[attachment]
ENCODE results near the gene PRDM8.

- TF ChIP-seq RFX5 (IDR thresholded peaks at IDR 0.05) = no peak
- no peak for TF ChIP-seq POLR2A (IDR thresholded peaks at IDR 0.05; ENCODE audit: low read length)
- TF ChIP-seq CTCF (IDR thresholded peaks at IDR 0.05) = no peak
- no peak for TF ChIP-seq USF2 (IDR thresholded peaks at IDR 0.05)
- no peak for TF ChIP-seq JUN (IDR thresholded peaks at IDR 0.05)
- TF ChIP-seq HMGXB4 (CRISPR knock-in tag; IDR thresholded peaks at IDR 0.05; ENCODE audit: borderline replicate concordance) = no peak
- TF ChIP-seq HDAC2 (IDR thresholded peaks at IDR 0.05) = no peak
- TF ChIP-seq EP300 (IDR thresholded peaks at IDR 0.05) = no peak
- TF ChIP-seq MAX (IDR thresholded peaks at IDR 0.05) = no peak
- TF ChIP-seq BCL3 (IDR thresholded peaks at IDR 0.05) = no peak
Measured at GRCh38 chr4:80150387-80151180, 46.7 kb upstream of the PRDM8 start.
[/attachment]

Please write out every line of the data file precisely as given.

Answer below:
ENCODE results near the gene PRDM8.

- TF ChIP-seq RFX5 (IDR thresholded peaks at IDR 0.05) = no peak
- no peak for TF ChIP-seq POLR2A (IDR thresholded peaks at IDR 0.05; ENCODE audit: low read length)
- TF ChIP-seq CTCF (IDR thresholded peaks at IDR 0.05) = no peak
- no peak for TF ChIP-seq USF2 (IDR thresholded peaks at IDR 0.05)
- no peak for TF ChIP-seq JUN (IDR thresholded peaks at IDR 0.05)
- TF ChIP-seq HMGXB4 (CRISPR knock-in tag; IDR thresholded peaks at IDR 0.05; ENCODE audit: borderline replicate concordance) = no peak
- TF ChIP-seq HDAC2 (IDR thresholded peaks at IDR 0.05) = no peak
- TF ChIP-seq EP300 (IDR thresholded peaks at IDR 0.05) = no peak
- TF ChIP-seq MAX (IDR thresholded peaks at IDR 0.05) = no peak
- TF ChIP-seq BCL3 (IDR thresholded peaks at IDR 0.05) = no peak
Measured at GRCh38 chr4:80150387-80151180, 46.7 kb upstream of the PRDM8 start.